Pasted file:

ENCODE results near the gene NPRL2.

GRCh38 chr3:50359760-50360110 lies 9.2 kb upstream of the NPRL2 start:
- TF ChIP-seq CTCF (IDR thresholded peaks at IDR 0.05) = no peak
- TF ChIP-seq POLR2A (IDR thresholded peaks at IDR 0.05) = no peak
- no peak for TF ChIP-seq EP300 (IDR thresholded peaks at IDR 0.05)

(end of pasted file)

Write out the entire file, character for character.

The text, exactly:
ENCODE results near the gene NPRL2.

GRCh38 chr3:50359760-50360110 lies 9.2 kb upstream of the NPRL2 start:
- TF ChIP-seq CTCF (IDR thresholded peaks at IDR 0.05) = no peak
- TF ChIP-seq POLR2A (IDR thresholded peaks at IDR 0.05) = no peak
- no peak for TF ChIP-seq EP300 (IDR thresholded peaks at IDR 0.05)